3.95 Ministers may from time to time ask officials to attend a meeting of a caucus committee or caucus, or provide a briefing to a member or members of Parliament, particularly to support Ministers in briefing their colleagues about a current issue or proposed legislation. Requests from other sources for officials to attend caucus or caucus committee meetings, or to brief a member of Parliament, must be relayed through the relevant Minister and should be accepted only with the Minister's agreement. The role of officials at these meetings is to provide factual information only. Officials should not comment on the merits of government or party proposals. See paragraphs 7.30 and 7.60 - 7.63 for information on the role of Ministers in relation to caucus(es) and caucus committees.
Supporting consultation and negotiation between political parties
3.96 Ministers are responsible for consultation and negotiation involving political parties represented in the House. On occasion, Ministers may call on officials to support them in this process. Ministers should instruct their officials clearly on the nature of the contact, and on whether their role is to support a factual briefing or to support a process of consultation and negotiation. Any contact between an official and a representative of a political party should take place only with the prior approval of the official's Minister.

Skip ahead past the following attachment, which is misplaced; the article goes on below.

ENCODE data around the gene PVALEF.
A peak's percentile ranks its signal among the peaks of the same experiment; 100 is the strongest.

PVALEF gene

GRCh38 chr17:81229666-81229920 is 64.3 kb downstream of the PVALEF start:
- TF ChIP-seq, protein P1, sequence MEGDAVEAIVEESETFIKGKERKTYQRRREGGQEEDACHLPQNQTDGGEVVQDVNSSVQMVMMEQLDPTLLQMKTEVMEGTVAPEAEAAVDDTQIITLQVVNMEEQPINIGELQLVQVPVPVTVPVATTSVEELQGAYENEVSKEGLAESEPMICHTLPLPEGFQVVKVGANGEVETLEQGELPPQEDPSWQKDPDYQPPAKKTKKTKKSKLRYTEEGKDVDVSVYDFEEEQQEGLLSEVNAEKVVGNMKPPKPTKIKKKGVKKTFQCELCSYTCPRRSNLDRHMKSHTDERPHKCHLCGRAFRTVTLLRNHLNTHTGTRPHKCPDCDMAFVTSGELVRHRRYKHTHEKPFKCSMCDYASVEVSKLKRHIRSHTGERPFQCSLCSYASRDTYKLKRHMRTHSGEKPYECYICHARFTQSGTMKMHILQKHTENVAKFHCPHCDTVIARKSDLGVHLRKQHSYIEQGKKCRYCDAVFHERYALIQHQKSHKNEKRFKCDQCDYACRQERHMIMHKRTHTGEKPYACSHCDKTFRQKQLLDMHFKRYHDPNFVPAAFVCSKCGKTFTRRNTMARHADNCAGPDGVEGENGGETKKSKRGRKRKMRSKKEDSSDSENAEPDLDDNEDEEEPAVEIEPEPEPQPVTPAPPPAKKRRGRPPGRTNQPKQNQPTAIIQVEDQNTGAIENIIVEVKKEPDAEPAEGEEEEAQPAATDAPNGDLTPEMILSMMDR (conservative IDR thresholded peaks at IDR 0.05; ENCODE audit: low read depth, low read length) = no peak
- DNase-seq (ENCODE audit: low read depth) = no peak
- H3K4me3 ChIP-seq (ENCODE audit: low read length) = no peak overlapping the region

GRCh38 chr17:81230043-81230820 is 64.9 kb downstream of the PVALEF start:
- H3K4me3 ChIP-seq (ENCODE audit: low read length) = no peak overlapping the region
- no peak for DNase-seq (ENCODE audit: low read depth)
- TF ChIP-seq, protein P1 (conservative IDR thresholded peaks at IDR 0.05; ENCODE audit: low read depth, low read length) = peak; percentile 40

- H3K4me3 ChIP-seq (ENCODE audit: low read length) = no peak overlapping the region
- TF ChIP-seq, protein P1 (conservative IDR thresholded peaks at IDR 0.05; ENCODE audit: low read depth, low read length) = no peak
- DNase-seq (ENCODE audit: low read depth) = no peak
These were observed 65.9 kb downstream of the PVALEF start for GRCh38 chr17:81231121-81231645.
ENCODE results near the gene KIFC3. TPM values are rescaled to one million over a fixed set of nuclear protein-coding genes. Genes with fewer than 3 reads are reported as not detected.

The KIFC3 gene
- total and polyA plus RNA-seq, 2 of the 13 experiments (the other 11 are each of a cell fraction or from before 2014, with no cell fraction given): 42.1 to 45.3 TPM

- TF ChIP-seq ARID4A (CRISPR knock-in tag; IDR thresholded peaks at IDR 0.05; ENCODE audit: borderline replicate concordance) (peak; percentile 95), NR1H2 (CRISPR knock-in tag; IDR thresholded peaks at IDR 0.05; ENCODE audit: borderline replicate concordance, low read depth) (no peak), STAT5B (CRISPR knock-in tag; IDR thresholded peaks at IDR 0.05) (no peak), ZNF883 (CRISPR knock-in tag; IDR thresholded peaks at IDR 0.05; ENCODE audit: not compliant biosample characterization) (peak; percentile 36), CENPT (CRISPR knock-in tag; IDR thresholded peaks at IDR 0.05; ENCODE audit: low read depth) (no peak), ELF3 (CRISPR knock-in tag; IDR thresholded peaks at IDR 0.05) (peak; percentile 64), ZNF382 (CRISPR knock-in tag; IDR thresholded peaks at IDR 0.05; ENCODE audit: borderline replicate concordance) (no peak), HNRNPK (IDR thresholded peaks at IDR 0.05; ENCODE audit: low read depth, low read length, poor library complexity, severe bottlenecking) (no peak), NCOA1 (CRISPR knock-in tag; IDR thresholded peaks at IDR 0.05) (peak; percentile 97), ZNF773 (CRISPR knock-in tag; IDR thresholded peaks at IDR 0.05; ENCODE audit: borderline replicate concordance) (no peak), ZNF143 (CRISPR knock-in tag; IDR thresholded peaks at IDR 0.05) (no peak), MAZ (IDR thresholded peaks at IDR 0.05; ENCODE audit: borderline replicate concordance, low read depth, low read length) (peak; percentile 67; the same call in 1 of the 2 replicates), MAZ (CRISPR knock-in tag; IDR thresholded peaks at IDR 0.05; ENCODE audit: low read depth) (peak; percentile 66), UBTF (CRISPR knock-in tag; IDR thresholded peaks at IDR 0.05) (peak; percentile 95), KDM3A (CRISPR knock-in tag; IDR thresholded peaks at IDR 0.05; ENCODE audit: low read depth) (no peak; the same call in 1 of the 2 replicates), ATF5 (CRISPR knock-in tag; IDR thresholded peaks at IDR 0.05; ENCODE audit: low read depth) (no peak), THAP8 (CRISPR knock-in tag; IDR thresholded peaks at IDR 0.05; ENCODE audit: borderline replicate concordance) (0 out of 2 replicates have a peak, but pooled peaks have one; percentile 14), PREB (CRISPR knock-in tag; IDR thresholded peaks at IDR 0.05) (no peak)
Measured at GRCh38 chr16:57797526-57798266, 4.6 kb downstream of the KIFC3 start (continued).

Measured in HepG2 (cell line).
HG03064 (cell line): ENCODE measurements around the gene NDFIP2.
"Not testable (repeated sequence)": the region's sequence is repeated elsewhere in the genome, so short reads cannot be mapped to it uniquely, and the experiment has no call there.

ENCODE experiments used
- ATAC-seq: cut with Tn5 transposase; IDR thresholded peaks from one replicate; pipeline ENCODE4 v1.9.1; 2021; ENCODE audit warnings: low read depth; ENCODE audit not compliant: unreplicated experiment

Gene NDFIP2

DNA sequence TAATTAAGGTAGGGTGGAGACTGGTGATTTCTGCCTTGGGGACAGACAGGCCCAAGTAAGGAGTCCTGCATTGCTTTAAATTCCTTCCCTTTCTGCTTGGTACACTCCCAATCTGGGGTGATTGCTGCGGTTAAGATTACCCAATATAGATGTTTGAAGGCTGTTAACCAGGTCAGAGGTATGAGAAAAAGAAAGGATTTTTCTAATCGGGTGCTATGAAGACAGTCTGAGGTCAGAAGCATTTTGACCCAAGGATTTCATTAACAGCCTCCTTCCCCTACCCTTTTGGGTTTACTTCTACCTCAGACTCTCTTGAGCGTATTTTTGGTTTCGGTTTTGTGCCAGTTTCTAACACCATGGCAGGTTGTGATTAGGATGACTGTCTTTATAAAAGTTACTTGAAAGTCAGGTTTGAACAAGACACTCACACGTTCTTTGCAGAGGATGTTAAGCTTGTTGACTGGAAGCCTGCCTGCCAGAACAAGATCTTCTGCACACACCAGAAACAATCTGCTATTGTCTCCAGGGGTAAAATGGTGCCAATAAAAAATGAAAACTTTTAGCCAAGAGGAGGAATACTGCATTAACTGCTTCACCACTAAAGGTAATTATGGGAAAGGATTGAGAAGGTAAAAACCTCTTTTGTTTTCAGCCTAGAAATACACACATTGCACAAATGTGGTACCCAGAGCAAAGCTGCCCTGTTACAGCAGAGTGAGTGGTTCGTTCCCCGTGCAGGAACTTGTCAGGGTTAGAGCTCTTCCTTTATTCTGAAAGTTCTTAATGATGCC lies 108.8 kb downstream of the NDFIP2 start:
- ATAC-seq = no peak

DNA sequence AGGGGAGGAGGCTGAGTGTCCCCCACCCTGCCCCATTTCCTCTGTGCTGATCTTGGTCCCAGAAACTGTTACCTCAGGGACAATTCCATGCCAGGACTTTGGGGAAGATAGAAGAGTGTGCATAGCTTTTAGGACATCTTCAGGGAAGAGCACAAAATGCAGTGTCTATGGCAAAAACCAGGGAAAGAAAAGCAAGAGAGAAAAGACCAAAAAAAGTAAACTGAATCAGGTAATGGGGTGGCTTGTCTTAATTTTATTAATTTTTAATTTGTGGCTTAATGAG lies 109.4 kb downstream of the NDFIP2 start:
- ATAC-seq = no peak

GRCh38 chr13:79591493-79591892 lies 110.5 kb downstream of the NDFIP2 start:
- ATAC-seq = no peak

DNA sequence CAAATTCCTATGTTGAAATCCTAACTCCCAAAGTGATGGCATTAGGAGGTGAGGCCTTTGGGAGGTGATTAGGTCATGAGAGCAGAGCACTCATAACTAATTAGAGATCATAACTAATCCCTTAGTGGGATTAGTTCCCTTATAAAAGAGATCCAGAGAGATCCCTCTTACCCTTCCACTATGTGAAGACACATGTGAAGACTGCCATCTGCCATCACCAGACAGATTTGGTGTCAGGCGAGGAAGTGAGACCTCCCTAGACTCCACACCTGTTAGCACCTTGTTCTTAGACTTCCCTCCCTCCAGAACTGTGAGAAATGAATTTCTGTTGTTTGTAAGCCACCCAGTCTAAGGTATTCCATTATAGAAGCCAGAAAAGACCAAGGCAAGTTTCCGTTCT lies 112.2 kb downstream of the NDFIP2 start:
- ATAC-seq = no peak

3.97 Special rules apply in the period leading up to and following an election, and particular care should be taken at these times (see chapter 6 and guidance on the Public Service Commission website).
3.98 Information on the coalition and/or support agreements entered into by the parties forming a government is issued from time to time in a Cabinet Office circular. The circular sets out the practical arrangements for implementing any agreement, and provides guidance for Ministers, their staff, and officials on their respective roles and responsibilities in relation to the arrangements.
Private communications with Ministers and members of Parliament
3.99 Officials may communicate with Ministers and members of Parliament about matters affecting them as private citizens. Senior officials or those working closely with Ministers, however, should exercise particular care in doing so. An official is entitled to the same information and level of detail in response to an official information request as any member of the public.
3.100 If an employee wishes to communicate privately with a Minister about a matter concerning the agency by which they are employed, the Minister should ensure that the employee has first raised the matter with the agency's chief executive.
3.101 An employee may wish to disclose a serious wrongdoing in or by an agency under the Protected Disclosures (Protection of Whistleblowers) Act 2022. A Minister may receive such a disclosure under the Act only if the employee has first followed the agency's internal procedures for such disclosures, or has disclosed the matter to the agency's chief executive or to an appropriate authority (as defined in the Act).
3.102 If, an employee having disclosed a serious wrongdoing, the matter has not been resolved to the employee’s satisfaction, the Minister may:
- refer the matter to an appropriate authority or to the Ombudsman for consideration, if the Ombudsman has not already considered the matter; or
- where appropriate, commission an independent investigator to investigate the disclosure on the Minister’s behalf.